ChildAdolescent Suicidal Potential Index (CASPI) A Screen for Risk

The Child-Adolescent Suicidal Potential Index (CASPI) was developed by researchers from Cornell s Weill Medical College in the year 1999. A search of EBSCO host search engines did not reveal any articles since 2000 which revised the original instrument. Search terms were “CASPI” and “child adolescent suicidal potential index”. As with many instruments, subsequent researchers are often not aware of existing knowledge beyond those commonly employed, and so that may be why it has not been widely used.
The researchers incorporated both existing knowledge of self-reporting instruments and their own questions into the CASPI. Since these researchers are measuring suicidal potential rather than ideation the questions are broad based and include social factors such as school and home life. They carefully tested the validity of the questions, internal consistency and test-retest reliability. Test-retest reliability is an important factor in determining if a self-reporting instrument is valid over time. the CASPI had a .76 score which the authors report is consistent with other testing instruments. The retest was conducted two weeks after the initial screening, which could be a factor in its high reliability score. The CASPI instrument was measured against known suicidal potential in the population sampled in order to assess its true validity.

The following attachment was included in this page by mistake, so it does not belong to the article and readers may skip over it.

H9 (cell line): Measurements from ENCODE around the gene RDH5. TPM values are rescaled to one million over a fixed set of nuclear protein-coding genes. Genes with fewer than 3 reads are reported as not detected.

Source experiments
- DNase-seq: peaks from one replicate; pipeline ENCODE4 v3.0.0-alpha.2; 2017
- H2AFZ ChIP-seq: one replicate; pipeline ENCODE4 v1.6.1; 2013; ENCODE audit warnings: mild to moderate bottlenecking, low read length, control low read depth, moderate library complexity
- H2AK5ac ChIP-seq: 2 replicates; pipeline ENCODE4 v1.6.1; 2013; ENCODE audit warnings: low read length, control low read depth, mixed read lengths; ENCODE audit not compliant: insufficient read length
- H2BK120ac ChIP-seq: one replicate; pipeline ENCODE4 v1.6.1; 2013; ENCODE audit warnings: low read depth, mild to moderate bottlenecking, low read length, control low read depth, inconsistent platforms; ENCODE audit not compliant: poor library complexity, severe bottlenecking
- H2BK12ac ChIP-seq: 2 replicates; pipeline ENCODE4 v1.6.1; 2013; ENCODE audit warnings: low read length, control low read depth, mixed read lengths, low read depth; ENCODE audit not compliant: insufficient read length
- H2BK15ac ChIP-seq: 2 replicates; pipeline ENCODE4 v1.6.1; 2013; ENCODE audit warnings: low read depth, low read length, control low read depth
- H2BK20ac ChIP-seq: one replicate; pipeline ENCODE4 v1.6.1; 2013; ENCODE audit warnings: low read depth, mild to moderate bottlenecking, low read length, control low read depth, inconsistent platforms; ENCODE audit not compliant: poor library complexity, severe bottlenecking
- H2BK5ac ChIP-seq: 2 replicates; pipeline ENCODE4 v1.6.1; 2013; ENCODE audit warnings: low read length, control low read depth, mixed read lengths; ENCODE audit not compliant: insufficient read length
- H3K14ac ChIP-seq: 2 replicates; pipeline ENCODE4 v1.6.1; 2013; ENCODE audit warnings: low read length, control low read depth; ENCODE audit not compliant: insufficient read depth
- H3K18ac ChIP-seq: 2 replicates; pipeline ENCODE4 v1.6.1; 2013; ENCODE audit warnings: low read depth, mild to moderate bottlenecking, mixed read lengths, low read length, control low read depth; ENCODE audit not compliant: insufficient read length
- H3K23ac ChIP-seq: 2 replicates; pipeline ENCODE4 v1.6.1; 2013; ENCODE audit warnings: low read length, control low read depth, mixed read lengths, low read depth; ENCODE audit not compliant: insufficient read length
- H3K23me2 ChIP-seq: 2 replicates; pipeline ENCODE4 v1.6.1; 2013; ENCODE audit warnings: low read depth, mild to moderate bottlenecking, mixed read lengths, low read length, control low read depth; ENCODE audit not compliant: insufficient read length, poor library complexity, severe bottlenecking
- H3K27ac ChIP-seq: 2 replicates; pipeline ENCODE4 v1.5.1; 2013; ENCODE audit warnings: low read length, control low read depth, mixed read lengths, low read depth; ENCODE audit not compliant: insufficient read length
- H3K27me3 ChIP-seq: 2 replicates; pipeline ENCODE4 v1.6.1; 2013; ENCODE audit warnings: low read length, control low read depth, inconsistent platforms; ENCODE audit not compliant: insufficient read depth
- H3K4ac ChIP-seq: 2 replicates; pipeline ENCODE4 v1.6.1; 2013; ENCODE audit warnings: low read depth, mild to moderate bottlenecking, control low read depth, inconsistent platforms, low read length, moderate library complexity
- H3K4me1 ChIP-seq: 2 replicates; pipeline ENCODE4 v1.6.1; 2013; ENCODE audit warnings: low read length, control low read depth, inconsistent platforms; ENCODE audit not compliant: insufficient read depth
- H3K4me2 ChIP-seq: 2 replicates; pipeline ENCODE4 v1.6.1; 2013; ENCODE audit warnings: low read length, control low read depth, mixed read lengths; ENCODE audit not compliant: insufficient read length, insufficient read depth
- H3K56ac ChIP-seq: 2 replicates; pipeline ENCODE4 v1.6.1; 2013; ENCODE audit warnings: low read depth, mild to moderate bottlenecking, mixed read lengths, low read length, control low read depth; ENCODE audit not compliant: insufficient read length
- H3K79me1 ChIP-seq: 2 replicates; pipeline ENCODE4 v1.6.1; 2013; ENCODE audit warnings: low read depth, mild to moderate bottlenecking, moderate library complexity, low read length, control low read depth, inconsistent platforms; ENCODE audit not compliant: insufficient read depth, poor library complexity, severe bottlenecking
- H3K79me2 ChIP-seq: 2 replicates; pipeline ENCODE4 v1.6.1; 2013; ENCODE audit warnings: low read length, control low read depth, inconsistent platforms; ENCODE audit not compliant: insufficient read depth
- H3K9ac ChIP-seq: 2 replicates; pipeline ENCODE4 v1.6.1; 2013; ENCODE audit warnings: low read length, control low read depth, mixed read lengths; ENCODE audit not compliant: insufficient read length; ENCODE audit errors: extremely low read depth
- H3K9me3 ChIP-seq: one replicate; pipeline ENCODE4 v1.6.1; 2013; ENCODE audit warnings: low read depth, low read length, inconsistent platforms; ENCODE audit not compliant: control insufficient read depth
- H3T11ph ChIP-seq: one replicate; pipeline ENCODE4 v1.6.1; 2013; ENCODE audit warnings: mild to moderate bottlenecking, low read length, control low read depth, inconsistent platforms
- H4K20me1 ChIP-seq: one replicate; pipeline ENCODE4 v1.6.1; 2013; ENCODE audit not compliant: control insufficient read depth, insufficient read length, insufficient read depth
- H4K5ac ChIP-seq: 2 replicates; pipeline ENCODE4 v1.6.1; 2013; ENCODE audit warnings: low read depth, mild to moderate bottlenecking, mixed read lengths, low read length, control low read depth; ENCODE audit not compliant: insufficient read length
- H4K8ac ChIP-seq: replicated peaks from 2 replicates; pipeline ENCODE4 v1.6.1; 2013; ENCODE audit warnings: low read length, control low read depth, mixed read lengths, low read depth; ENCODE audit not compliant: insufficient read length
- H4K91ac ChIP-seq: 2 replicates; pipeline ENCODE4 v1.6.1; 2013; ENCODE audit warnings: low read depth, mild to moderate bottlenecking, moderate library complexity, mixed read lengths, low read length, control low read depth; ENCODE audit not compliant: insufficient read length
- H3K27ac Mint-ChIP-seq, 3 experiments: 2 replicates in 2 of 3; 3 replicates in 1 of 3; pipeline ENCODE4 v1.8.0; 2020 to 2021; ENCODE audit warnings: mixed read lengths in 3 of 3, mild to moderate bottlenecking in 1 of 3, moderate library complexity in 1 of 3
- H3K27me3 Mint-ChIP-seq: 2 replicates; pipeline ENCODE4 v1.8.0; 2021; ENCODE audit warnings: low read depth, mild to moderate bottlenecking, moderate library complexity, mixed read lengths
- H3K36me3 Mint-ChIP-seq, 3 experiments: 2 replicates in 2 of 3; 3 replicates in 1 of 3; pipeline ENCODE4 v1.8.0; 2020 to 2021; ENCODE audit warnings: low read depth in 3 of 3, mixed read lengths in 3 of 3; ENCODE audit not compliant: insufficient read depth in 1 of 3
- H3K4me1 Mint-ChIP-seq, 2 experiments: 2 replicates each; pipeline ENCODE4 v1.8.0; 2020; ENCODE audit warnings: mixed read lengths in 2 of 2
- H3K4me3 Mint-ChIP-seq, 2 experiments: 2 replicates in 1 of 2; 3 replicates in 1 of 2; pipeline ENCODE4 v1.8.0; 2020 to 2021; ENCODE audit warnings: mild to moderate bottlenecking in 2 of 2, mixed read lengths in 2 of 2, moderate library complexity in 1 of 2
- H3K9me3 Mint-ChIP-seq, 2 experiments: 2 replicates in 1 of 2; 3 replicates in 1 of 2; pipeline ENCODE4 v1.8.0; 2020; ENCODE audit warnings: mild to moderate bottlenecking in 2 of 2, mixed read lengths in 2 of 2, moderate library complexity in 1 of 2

It appears that the researchers were successful in formulating questions with enough neutrality that children and adolescents could answer them honestly. The subpopulation of young children (less than 13 years old) is notoriously hard to assess, but this instrument appears to be consistent and valid even with younger children. It was more consistent and valid with older children, however (up to 96 percent accurate in distinguishing levels of suicidal potential). This instrument was tested with a significant number of students with a diverse cross section of socio-economic circumstances and ethnicities. This is a key element which is sometimes lacking in validating other self-reporting instruments. It also asks questions about family history, which is an important indicator of suicidal potentiality that is sometimes left out of other reporting instruments.
Self-reporting instruments are as accurate as the people taking them—if the participant completes them honestly, they will measure suicidal potential. Self-reporting instruments require an ability to self-reflect as well as a willingness to open up through the anonymity of a questionnaire. When self-reporting instruments are used in conjunction with direct observation by adult authority figures, parental involvement, and professional interventions they are even better predictors of suicidal potential.
Overall, the CASPI instrument appears to be a good addition to other suicide/depression screens for adolescents. Because it was measured against known suicidal potential and appears to be highly accurate, this instrument could safely be used by other researchers or by interested professionals as another tool in the suicide prevention arsenal. The authors note that a high number of false positives is to be expected when administering the CASPI to a general population, so it should not be relied upon to truly predict behavior in the absence of other assessments.